You Are the Persuader by Justin S. Kahn

12 11 2009

Some say passion persuades. However, passion is but one element of persuasion. You must believe passionately in what you are saying. The audience must feel and see your passion. In a live presentation, that means they must see as well as hear you.

So many people are tempted to put their talk into an outline and present (or worse read) that outline to the audience slide by slide. You must work hard to eliminate the slide sirens that call you to read the words. It is seductive because it feels easier to you to simply press a button, look at your screen and read the text to the audience. A bad thing happens when you read…The audience does not look at you, they look at the screen. A connection is broken. An opportunity to persuade your passion is lost. The audience simply has a narrator reading what they see. The audience needs to be engaged in order to get the feeling of a powerful presentation.

The hard work for you is to choose the simple images and words to put on the screen. These should focus or highlight what you are saying, not simply outline what you are saying.

The aha moment for me came when I saw a particular blog post about 4 years ago. Gates, Jobs, & the Zen aesthetic. (I later bought the book Presentation Zen by Garr Reynolds and it changed the way I present.)

Presenting well takes planning and practice. Planning what you want to say and how you want to mix images with the words you speak. When you practice, standing up as if you are presenting, including going through the slides at the right moment while talking aloud, you will see that certain things you say do not work with the images you are presenting. You will learn to tweak and change what you say and the order of presentation. As you practice, you will get comfortable.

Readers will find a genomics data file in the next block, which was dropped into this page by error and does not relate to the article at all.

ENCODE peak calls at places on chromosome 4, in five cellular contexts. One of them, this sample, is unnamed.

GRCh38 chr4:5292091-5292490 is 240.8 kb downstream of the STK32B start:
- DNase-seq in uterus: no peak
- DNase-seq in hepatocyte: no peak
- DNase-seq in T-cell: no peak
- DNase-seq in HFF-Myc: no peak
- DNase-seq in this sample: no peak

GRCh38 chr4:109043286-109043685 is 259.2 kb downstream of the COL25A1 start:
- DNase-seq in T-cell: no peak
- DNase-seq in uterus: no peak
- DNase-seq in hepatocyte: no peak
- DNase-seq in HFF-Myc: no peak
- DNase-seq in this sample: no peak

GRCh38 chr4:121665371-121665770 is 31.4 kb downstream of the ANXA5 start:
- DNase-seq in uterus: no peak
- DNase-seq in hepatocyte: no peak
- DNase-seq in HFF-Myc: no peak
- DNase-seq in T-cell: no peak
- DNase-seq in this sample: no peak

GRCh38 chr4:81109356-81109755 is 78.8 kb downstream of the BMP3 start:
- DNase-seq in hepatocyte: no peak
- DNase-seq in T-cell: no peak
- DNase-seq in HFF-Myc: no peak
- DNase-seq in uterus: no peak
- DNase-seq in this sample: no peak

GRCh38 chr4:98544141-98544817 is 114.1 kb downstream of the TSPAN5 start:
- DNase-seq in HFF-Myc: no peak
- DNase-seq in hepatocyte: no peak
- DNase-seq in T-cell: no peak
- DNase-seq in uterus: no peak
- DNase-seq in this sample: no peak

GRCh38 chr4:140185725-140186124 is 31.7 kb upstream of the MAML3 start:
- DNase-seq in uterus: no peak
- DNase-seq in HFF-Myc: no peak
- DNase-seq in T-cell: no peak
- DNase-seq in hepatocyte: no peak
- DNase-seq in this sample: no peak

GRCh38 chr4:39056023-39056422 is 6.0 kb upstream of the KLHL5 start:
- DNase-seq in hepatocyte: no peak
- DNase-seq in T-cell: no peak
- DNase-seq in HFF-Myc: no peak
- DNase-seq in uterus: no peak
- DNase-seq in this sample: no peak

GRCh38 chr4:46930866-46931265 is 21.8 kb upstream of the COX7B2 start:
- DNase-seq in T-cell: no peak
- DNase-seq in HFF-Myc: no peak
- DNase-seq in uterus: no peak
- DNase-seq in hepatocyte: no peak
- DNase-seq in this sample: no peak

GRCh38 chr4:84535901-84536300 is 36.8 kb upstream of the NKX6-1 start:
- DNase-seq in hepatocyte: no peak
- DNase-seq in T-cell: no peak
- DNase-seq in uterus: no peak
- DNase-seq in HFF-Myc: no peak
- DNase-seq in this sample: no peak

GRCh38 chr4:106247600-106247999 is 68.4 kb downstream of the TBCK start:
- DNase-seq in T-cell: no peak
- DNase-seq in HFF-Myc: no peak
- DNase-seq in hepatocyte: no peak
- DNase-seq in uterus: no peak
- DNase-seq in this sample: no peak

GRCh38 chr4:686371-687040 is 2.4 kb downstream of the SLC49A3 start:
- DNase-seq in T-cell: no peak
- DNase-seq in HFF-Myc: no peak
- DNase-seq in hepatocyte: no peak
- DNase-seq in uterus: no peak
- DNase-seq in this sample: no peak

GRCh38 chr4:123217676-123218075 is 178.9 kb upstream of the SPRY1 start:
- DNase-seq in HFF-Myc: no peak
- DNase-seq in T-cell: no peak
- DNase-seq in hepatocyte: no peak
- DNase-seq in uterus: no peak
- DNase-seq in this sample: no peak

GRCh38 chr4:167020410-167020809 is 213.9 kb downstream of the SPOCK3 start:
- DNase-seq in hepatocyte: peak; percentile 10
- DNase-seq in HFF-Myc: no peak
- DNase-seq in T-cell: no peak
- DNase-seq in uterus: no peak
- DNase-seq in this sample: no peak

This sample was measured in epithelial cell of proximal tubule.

You must get comfortable so that you will not be afraid to have a blank screen up while you are talking. During those blank screen moments, the audience will focus on you and what you are saying. You will have an opportunity to connect in ways that a slide simply cannot do.

zen_master4.jpg Steve Jobs.

If you try to compete with the slide, your persuasion will get lost. The audience must try to determine if it should pay attention to you or the slide. While that is going on, they are not listening. You become disconnected from the audience.

complicated_bill24.jpg Bill Gates.

Compare the two images. Steve Jobs is talking to the audience and not competing with the background. Bill Gates may be saying something important but you cannot possibly focus on both him and the slide information.

When Steve Jobs talks with a slide, it is easy to understand. The mind is not required to think so hard that it becomes distracted by the speaker.


Quite simply, when you speak with the screen blank and then put up an image, it will be for emphasis. The images and you will dance in a rhythm that will not be noticed because it seems natural. It is at that point that you can begin to convey the passion you have about what you are presenting and begin better persuasion.




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